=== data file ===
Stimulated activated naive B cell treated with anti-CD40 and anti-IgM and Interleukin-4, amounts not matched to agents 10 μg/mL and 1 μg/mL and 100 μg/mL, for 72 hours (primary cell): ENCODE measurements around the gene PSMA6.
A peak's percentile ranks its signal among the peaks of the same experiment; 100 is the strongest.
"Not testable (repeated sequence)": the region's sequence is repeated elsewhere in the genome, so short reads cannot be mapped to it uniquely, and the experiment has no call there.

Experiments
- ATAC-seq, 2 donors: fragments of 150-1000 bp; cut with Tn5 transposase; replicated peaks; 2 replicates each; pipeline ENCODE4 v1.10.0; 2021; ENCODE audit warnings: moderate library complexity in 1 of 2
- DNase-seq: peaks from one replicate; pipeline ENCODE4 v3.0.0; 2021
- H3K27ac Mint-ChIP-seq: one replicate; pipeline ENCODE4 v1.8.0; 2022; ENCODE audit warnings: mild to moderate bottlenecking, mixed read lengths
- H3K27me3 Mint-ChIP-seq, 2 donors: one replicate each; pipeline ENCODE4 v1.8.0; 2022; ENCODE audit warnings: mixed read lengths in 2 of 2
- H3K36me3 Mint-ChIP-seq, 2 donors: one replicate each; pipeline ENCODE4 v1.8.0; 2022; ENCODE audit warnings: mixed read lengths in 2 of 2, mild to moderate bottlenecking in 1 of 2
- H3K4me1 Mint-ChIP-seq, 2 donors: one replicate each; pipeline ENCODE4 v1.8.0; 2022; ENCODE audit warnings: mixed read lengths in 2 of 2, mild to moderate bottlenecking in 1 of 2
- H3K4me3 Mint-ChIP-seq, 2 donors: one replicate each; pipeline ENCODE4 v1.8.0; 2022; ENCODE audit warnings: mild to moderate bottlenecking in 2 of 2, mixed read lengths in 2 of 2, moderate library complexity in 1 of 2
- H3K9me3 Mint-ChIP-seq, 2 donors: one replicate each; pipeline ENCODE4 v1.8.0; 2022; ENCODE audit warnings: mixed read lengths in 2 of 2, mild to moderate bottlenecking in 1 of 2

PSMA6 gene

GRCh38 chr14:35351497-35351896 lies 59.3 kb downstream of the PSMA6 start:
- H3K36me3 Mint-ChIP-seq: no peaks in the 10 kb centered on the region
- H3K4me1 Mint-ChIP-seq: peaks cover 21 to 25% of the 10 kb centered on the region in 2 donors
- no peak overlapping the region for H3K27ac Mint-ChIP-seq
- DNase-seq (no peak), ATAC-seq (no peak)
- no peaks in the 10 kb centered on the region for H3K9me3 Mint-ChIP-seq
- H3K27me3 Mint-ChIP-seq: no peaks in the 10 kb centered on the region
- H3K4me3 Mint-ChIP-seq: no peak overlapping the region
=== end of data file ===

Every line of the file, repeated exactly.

Stimulated activated naive B cell treated with anti-CD40 and anti-IgM and Interleukin-4, amounts not matched to agents 10 μg/mL and 1 μg/mL and 100 μg/mL, for 72 hours (primary cell): ENCODE measurements around the gene PSMA6.
A peak's percentile ranks its signal among the peaks of the same experiment; 100 is the strongest.
"Not testable (repeated sequence)": the region's sequence is repeated elsewhere in the genome, so short reads cannot be mapped to it uniquely, and the experiment has no call there.

Experiments
- ATAC-seq, 2 donors: fragments of 150-1000 bp; cut with Tn5 transposase; replicated peaks; 2 replicates each; pipeline ENCODE4 v1.10.0; 2021; ENCODE audit warnings: moderate library complexity in 1 of 2
- DNase-seq: peaks from one replicate; pipeline ENCODE4 v3.0.0; 2021
- H3K27ac Mint-ChIP-seq: one replicate; pipeline ENCODE4 v1.8.0; 2022; ENCODE audit warnings: mild to moderate bottlenecking, mixed read lengths
- H3K27me3 Mint-ChIP-seq, 2 donors: one replicate each; pipeline ENCODE4 v1.8.0; 2022; ENCODE audit warnings: mixed read lengths in 2 of 2
- H3K36me3 Mint-ChIP-seq, 2 donors: one replicate each; pipeline ENCODE4 v1.8.0; 2022; ENCODE audit warnings: mixed read lengths in 2 of 2, mild to moderate bottlenecking in 1 of 2
- H3K4me1 Mint-ChIP-seq, 2 donors: one replicate each; pipeline ENCODE4 v1.8.0; 2022; ENCODE audit warnings: mixed read lengths in 2 of 2, mild to moderate bottlenecking in 1 of 2
- H3K4me3 Mint-ChIP-seq, 2 donors: one replicate each; pipeline ENCODE4 v1.8.0; 2022; ENCODE audit warnings: mild to moderate bottlenecking in 2 of 2, mixed read lengths in 2 of 2, moderate library complexity in 1 of 2
- H3K9me3 Mint-ChIP-seq, 2 donors: one replicate each; pipeline ENCODE4 v1.8.0; 2022; ENCODE audit warnings: mixed read lengths in 2 of 2, mild to moderate bottlenecking in 1 of 2

PSMA6 gene

GRCh38 chr14:35351497-35351896 lies 59.3 kb downstream of the PSMA6 start:
- H3K36me3 Mint-ChIP-seq: no peaks in the 10 kb centered on the region
- H3K4me1 Mint-ChIP-seq: peaks cover 21 to 25% of the 10 kb centered on the region in 2 donors
- no peak overlapping the region for H3K27ac Mint-ChIP-seq
- DNase-seq (no peak), ATAC-seq (no peak)
- no peaks in the 10 kb centered on the region for H3K9me3 Mint-ChIP-seq
- H3K27me3 Mint-ChIP-seq: no peaks in the 10 kb centered on the region
- H3K4me3 Mint-ChIP-seq: no peak overlapping the region